Using your Head is Permitted

February 2009 riddle

This month's riddle returns (for the last time, I promise) to the computational model first introduced in the December 2008 riddle, checking out how much further it can be over-exerted. The same warning message applies as in last month's riddle:

Spoiler alert: The following description contains hints regarding the solutions of the riddles of the last two months. If you still mean to tackle those other riddles, you may want to hold on before you continue to this one.

As a reminder, the solution to the December 2008 riddle had, at its core, the ability to pack the data from many integers into a single integer. For example, if we have an array of x[0], ..., x[n-1] non-negative integers, we can encode all of it into a single integer as the sum of x[i]*2i*width, once an appropriate value of width is chosen. For a person knowing n and width the information in the sum is equivalent to the information in the entire array.

The December solution demonstrated that certain actions, such as addition, subtraction and element-by-element comparison, can be "vectorized" in this representation. That is to say, if we have two integers, "A" and "B", encoding the arrays "a[i]" and "b[i]", respectively, with both encodings using the same known value of width and both arrays having the same size, n, then in O(1) time we can calculate the integer encoding the array such that its i'th element is:

  • a[i]+b[i] (for the vectorization of addition)
  • a[i]-b[i] (for the vectorization of subtraction)
  • a[i]≥b[i] (for the vectorization of greater-or-equal comparison)
The January riddle expounded on this topic by first demonstrating that arrays are not needed in the computational model at all, and second adding further actions that can be vectorized. These included forward and backward array look-up, all comparators and the assignment of a constant value to all array elements.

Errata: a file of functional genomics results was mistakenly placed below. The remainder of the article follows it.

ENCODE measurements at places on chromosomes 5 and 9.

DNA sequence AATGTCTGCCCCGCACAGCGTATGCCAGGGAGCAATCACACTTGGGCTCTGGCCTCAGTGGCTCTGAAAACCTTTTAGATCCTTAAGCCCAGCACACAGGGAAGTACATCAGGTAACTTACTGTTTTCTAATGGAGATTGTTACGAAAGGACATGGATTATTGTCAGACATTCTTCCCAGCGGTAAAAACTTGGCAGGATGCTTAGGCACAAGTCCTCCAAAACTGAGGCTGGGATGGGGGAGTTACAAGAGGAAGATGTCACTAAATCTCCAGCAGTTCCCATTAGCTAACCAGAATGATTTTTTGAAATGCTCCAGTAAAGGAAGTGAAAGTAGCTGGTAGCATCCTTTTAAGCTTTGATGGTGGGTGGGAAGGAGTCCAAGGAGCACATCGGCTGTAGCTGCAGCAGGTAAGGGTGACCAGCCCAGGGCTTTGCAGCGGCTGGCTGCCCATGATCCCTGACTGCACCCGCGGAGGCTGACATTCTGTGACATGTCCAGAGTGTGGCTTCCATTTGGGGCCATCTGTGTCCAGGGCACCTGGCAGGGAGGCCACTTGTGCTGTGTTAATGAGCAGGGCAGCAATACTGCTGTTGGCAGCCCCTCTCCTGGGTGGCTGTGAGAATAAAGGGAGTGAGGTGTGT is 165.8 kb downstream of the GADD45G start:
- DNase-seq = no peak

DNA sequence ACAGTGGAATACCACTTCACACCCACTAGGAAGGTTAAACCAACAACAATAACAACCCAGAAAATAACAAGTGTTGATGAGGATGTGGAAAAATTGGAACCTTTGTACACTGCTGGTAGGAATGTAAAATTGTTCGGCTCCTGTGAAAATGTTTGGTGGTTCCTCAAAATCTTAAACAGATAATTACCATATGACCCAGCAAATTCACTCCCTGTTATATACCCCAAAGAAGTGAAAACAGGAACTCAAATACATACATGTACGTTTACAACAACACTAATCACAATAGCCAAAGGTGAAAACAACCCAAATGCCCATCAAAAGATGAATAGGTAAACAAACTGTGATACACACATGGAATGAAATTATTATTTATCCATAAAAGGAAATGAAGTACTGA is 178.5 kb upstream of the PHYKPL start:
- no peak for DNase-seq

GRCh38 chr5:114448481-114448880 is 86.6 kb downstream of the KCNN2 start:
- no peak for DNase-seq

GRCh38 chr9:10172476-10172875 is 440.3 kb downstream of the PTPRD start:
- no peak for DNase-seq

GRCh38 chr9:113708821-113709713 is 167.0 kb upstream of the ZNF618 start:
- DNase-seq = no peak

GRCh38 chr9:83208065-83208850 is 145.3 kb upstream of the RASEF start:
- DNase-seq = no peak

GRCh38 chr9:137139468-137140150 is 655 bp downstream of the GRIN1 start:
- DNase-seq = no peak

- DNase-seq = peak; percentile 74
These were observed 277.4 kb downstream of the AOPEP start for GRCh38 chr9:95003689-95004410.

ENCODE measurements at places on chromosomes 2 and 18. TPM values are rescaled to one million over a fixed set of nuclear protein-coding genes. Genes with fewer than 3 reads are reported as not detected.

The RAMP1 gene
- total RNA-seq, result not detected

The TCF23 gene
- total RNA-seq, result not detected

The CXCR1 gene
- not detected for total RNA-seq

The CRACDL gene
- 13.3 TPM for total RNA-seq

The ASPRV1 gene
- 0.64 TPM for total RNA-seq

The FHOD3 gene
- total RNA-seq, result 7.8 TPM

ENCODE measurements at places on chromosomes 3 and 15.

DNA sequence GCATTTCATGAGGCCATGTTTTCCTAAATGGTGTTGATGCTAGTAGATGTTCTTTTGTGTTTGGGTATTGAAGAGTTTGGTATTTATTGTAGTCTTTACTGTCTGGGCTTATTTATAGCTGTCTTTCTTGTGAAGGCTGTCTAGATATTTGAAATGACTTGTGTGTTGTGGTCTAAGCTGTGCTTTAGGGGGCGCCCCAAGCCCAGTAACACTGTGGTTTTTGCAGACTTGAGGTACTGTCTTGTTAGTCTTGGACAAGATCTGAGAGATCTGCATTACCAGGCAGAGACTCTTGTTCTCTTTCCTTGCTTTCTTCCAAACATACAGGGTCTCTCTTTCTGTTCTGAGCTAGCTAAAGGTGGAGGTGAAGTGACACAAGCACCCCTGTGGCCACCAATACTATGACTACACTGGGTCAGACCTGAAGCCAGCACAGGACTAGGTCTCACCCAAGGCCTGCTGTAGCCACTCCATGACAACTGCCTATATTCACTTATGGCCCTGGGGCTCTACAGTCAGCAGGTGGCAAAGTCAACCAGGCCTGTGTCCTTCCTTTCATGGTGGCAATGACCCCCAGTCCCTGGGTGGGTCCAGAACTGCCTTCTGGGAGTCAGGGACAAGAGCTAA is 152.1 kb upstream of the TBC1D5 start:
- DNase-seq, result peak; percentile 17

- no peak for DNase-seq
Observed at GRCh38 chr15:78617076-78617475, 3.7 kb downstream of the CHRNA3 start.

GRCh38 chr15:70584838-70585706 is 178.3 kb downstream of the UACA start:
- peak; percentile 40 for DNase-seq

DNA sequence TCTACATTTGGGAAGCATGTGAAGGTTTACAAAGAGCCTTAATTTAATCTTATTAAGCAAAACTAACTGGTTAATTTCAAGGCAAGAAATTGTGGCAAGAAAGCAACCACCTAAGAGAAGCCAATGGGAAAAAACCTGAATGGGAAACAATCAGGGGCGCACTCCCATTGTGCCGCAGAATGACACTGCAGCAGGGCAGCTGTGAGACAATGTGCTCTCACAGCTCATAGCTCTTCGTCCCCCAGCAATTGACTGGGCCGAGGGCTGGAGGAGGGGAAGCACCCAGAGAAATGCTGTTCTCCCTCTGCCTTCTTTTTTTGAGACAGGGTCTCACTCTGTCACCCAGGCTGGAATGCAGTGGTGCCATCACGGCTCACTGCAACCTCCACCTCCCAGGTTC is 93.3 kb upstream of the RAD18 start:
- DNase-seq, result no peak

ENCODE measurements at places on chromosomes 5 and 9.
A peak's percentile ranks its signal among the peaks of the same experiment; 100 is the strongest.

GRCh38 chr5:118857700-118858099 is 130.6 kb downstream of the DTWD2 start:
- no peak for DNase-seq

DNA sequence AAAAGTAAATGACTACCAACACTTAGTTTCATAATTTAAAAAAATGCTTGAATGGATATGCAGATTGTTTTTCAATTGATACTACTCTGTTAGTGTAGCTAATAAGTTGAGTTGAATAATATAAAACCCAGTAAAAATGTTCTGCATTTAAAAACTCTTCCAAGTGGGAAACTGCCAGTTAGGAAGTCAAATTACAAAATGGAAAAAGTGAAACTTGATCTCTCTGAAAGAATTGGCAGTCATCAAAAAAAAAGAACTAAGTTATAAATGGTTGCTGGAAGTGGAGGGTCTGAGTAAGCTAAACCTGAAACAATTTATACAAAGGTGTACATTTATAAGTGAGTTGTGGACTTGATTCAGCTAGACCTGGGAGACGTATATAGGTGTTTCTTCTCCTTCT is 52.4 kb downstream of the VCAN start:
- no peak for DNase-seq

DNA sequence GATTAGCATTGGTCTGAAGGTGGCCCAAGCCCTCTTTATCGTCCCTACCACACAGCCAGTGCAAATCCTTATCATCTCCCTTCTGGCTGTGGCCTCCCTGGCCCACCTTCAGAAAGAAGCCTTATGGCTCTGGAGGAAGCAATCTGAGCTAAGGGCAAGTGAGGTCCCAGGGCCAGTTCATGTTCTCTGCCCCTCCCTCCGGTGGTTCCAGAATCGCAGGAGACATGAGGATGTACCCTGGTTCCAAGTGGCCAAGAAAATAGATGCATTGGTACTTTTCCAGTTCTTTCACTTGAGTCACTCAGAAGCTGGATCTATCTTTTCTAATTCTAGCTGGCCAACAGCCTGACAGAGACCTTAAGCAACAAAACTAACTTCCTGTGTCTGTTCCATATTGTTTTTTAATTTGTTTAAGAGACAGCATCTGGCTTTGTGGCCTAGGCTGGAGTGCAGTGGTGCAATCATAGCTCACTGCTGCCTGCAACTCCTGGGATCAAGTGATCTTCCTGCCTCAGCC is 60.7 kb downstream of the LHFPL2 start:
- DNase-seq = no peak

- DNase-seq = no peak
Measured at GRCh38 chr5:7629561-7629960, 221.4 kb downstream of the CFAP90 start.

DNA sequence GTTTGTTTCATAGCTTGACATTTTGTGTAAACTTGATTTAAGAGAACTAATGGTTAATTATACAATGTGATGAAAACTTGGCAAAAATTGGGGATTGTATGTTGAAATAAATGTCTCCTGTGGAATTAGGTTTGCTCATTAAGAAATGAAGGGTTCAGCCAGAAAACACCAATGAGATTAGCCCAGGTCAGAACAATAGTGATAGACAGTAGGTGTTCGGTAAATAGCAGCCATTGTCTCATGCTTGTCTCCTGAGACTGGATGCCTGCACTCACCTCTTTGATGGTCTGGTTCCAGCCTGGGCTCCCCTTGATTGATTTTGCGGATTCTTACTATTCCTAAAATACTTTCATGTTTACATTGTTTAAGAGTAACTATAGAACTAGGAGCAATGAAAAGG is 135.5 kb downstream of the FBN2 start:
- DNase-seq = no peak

This leaves only a handful of operations that can be done in O(1) on a single integer that we still haven't shown to be vectorizeable. Part 1 of this month's riddle deals with all remaining operations (except conditional jumps).

Part 1:

Given integers "A" and "B" as described above, show that it is possible to calculate in O(1) the integer encoding the array whose i'th element is
  1. a[i]<<b[i] (for the vectorization of left shift)
  2. a[i]>>b[i] (for the vectorization of right shift)
  3. a[i]*b[i] (for the vectorization of multiplication)
  4. a[i]/b[i] (for the vectorization of integer division)
  5. a[i]%b[i] (for the vectorization of modulo-taking)

Part 2:

Consider the integer encoding the array whose i'th element equals "a[i]!" (that is, the array whose elements are the factorial of the input elements).

Can this value be calculated in O(1)? Prove impossibility or show an algorithm that does this.

To appear on this month's solvers' list, answer either or both parts of the riddle. A separate list will be kept for each part.

In all parts and sub-parts you may assume, for convenience, that all values of "a[i]" and "b[i]" are positive and that the "width" value of "A" and "B" is large enough to return the desired output encoded in the same "width" without overflows.

List of solvers:

Both Parts:

Hongcheng Zhu (21 February 20:24)

Part 1 only:

Bin Jin (19 February 22:44)

Part 2 only:

Omer Angel (14 February 11:40)

Elegant solutions can be submitted to the puzzlemaster at Names of solvers will be posted on this page. Notify if you don't want your name to be mentioned.

The solution will be published at the end of the month.


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